Microsoft’s Windows 7 Operating system and Windows Server 2008 formally and finally reached their ‘End of Life’ (end of support, security updates and fixes) earlier on Wednesday 14 January.
End of life isn’t quite as final as it sounds because Windows 7 will still run but support i.e. security updates and patches and technical support will no longer be available for it. If you are still running Windows 7 then you are certainly not alone as it still has a reported 27 per cent market share among Windows users (Statcounter).
For most Windows 7 users, the next action will be to replace (or upgrade) the computers that are running these old operating systems. Next, there is the move to Windows 10 and if you’re running a licensed and activated copy of Windows 7, Windows 8 or Windows 8.1, Home or Pro, you can get it for free by :
>> going to the Windows 10 download website
>> choosing to Create Windows 10 installation media
>> Download tool now and Run
>> Upgrade this PC now (if it’s just one PC – for another machine choose ‘Create installation media for another PC’ and save installation files) and follow the instructions. >> After installation, you can see your digital license for Windows 10 by going to Settings Update & Security > Activation.
Windows Server 2008 and Windows Server 2008 R2 have also now reached their end-of-life which means no additional free security updates on-premises or non-security updates and free support options, and no online technical content updates.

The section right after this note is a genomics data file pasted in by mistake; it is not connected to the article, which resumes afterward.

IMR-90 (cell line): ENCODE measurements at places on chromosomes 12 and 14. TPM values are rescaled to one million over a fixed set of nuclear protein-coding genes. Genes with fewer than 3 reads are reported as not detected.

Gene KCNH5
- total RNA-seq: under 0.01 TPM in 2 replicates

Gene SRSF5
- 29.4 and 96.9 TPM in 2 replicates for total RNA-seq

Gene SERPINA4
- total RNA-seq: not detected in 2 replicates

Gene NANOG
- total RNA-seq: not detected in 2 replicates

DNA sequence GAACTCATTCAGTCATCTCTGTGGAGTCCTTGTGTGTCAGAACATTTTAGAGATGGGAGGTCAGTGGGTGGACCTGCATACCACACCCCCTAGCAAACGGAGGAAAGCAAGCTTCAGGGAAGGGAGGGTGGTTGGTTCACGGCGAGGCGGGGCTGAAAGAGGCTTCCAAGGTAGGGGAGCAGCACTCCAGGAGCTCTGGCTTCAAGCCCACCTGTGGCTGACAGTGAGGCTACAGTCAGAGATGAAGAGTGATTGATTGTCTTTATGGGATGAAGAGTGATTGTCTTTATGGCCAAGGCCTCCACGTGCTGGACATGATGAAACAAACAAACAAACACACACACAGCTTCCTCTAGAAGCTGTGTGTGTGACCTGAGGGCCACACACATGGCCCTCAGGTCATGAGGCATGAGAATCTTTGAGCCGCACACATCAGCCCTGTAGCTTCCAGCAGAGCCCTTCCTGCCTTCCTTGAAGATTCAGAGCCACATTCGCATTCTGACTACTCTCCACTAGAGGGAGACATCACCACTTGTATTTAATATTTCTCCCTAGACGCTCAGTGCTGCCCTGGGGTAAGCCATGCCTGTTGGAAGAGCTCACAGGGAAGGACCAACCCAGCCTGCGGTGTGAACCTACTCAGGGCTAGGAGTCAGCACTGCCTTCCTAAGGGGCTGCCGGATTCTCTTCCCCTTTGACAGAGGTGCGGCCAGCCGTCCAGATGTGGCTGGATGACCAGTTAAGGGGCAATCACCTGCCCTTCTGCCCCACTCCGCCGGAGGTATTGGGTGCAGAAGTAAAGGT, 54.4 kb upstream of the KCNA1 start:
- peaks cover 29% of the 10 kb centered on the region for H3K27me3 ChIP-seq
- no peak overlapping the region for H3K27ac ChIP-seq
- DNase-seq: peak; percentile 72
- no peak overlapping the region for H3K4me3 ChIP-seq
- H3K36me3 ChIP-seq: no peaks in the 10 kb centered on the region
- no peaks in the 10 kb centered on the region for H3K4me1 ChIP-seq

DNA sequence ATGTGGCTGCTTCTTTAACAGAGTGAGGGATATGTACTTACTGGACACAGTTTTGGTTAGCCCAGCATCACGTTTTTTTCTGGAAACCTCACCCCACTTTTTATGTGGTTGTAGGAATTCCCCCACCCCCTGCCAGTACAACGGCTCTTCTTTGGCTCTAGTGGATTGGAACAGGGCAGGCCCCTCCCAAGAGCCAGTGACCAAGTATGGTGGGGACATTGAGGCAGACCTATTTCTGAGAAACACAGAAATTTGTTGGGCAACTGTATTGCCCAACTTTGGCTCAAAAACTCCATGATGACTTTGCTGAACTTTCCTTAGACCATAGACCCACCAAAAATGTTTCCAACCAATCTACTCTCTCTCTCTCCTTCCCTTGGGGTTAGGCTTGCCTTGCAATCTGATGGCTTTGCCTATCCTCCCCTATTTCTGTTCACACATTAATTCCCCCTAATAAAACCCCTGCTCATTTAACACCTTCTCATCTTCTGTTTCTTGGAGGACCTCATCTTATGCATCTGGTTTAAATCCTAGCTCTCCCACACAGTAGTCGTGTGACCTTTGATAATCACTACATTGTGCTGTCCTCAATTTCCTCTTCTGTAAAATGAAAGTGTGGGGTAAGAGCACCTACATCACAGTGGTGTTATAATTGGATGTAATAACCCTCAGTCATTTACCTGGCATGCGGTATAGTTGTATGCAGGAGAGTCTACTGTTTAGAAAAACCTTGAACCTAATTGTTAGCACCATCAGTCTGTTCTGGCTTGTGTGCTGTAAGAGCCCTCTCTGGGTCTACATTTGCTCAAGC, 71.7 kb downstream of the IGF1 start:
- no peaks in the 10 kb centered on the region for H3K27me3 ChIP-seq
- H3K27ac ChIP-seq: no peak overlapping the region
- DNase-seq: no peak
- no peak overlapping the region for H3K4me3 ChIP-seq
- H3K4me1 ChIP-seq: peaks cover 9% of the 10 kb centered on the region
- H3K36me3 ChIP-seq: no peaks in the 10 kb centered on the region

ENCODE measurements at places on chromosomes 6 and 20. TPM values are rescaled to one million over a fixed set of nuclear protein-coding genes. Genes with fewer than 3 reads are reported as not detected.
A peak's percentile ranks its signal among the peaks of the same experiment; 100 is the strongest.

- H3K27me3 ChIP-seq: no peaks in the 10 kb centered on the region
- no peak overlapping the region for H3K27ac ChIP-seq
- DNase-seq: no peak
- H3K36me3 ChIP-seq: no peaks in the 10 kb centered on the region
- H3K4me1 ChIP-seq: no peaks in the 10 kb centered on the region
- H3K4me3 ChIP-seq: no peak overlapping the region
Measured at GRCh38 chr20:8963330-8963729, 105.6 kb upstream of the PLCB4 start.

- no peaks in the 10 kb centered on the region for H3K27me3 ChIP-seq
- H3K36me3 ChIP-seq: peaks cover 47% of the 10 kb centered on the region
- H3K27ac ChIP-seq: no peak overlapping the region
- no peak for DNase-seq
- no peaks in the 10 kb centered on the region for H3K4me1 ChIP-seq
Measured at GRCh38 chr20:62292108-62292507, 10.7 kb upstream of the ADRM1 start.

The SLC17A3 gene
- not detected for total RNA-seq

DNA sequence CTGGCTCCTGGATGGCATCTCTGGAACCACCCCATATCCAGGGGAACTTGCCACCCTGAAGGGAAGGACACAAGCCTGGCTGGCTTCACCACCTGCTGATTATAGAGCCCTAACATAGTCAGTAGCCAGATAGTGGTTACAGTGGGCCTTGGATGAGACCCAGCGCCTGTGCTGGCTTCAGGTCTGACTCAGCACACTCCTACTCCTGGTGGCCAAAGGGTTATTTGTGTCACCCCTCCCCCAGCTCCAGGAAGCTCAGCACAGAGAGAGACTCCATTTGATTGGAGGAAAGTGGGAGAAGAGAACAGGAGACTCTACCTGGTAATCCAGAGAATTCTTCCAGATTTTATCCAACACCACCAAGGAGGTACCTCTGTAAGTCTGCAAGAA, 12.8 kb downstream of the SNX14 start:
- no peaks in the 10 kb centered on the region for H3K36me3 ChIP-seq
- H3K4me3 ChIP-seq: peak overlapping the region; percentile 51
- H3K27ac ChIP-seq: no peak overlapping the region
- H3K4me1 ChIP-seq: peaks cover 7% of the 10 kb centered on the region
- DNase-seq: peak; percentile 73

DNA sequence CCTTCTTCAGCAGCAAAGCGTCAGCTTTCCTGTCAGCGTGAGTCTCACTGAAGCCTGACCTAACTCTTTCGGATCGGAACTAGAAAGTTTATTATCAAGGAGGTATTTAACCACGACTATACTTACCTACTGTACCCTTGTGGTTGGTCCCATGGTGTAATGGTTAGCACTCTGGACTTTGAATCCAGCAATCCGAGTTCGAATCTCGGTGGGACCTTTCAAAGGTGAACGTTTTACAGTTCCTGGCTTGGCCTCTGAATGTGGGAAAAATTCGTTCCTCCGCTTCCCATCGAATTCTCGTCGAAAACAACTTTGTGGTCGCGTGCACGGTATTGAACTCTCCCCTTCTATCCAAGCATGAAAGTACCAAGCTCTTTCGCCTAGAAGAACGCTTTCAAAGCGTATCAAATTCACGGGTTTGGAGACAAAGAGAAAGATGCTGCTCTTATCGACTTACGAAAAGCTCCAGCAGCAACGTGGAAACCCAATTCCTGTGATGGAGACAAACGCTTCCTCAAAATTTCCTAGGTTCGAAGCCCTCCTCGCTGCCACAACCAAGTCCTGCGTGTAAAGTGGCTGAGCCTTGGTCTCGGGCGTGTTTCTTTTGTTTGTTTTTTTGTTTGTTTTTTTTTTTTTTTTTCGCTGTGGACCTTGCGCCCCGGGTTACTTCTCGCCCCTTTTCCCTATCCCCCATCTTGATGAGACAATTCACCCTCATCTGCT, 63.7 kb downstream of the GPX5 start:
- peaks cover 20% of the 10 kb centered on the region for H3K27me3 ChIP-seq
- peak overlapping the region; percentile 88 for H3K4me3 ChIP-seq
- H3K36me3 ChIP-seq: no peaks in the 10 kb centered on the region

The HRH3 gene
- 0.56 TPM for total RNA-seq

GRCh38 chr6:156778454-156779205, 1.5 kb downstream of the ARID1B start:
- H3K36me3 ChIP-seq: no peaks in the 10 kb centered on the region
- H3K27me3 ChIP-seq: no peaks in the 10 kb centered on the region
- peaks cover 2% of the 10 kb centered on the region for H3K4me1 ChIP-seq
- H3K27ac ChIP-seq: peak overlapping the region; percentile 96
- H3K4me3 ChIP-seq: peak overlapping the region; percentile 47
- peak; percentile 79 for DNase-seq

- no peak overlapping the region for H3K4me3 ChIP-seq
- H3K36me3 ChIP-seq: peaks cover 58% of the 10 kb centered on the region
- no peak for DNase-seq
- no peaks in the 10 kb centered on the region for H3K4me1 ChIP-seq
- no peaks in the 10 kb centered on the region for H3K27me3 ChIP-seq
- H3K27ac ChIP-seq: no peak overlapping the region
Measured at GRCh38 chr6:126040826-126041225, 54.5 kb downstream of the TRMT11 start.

Microsoft is advising that customers who use Windows Server 2008 or Windows Server 2008 R2 products and services should migrate to its Microsoft Azure.
For Azure customers, the Windows Virtual Desktop means that there’s the option of an extra three years of extended support (of critical and important security updates) as part of that package, but there may be some costs incurred in migrating to the cloud service.
‘Extended Security Updates’ can be also purchased by customers with active Software Assurance for subscription licenses for 75% of the on-premises annual license cost, but this should only really be considered as a temporary measure to ease the transition to Windows 10, or if you’ve simply been caught out by the deadline.
One example of the possible risks of running Windows 7 after its ‘end-of-life’ date has been highlighted by the National Cyber Security Centre (NCSC), the public-facing part of GCHQ. The NCSC has advised Windows 7 users to replace their unsupported devices as soon as possible and to move any sensitive data to a supported device. Also, the NCSC has advised Windows 7 users to not use unsupported devices for tasks such as accessing bank and other sensitive accounts and to consider accessing email from a different device.
The NCSC has pointed out that cyber-criminals began targeting Windows XP immediately after extended support ended in 2015. It is likely, therefore, that the same thing could happen to Windows 7 users.
Businesses may wish to note that there have already been reports (in December) of attacks on Windows 7 machines in an attempt to exploit the EternalBlue vulnerability which was behind the serious WannaCry attacks.
Windows 7 was introduced in 2009 as an upgrade in the wake of the much-disliked Windows Vista. Looking back, it was an unexpected success in many ways, and looking forward, if you’re one of the large percentage of Windows users still running Windows 7 (only 44% are running Windows 10), you may feel that you’ve been left with little choice but to move away from the devil you know to the not-so-big-bad Windows 10.